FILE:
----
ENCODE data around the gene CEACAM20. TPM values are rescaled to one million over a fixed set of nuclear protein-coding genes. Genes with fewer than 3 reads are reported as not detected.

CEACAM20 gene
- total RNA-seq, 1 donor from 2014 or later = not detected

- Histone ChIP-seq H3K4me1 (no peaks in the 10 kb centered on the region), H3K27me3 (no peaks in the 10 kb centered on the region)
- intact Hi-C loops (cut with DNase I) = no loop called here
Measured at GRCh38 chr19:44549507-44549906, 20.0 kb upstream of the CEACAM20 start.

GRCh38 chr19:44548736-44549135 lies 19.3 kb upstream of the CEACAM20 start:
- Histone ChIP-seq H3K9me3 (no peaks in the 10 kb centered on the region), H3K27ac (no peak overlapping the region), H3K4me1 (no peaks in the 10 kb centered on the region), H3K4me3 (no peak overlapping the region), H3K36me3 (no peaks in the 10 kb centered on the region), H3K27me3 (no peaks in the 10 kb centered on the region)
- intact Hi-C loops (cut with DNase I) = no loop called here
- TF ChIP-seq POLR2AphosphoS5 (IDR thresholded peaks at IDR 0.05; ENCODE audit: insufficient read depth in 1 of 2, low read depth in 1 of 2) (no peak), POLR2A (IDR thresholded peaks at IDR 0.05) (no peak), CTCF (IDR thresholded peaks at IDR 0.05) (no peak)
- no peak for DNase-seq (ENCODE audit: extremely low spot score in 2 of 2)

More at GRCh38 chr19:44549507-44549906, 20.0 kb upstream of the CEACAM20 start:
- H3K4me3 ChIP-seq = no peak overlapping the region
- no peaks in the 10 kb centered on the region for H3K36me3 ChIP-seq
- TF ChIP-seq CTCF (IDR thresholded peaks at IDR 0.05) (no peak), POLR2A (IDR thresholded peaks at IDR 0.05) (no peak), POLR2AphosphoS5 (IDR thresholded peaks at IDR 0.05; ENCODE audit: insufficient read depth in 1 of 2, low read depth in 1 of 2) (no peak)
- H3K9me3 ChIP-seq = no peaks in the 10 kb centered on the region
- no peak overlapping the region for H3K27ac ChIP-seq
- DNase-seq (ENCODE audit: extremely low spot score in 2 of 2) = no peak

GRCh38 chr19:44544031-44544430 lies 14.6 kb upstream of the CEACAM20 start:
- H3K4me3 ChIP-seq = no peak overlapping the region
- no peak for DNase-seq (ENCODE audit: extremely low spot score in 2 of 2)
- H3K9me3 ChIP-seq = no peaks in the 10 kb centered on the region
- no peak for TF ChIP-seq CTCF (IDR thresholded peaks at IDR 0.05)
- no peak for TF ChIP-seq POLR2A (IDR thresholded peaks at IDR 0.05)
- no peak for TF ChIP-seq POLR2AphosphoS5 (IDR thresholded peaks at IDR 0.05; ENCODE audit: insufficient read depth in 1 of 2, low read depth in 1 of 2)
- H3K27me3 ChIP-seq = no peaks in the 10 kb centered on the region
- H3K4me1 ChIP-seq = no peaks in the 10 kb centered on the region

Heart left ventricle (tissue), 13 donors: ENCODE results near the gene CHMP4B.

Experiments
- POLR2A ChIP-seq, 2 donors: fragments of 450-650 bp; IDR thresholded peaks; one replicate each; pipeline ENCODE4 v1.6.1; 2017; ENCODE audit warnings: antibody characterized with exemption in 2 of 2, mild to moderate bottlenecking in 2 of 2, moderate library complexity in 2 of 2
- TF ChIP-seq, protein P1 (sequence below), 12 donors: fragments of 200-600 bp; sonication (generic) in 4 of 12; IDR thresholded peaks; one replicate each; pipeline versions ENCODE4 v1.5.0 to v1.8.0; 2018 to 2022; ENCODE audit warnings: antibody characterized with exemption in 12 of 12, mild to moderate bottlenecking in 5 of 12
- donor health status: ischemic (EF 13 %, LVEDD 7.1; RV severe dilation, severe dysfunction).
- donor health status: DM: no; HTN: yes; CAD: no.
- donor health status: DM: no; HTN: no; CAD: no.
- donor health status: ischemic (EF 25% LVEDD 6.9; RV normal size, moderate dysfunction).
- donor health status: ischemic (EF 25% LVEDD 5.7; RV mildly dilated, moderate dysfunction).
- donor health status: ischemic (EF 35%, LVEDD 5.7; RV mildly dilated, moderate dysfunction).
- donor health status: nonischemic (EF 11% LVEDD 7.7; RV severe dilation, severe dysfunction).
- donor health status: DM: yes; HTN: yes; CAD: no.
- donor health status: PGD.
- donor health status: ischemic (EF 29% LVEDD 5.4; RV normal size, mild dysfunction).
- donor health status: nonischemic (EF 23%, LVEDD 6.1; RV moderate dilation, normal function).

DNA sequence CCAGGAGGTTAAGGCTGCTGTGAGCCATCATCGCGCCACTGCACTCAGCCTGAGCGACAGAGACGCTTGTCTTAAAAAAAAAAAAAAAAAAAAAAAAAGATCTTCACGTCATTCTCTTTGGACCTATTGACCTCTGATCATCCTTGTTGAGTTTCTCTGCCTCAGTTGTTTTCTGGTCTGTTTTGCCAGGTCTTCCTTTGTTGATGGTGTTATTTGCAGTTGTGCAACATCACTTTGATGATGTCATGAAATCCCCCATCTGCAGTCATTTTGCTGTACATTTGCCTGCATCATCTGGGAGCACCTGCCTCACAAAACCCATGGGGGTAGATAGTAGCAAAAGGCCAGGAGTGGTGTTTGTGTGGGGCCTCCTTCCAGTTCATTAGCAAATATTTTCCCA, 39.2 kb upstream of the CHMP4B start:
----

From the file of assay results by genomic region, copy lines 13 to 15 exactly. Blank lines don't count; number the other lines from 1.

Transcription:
- H3K4me3 ChIP-seq = no peak overlapping the region
- no peaks in the 10 kb centered on the region for H3K36me3 ChIP-seq
- TF ChIP-seq CTCF (IDR thresholded peaks at IDR 0.05) (no peak), POLR2A (IDR thresholded peaks at IDR 0.05) (no peak), POLR2AphosphoS5 (IDR thresholded peaks at IDR 0.05; ENCODE audit: insufficient read depth in 1 of 2, low read depth in 1 of 2) (no peak)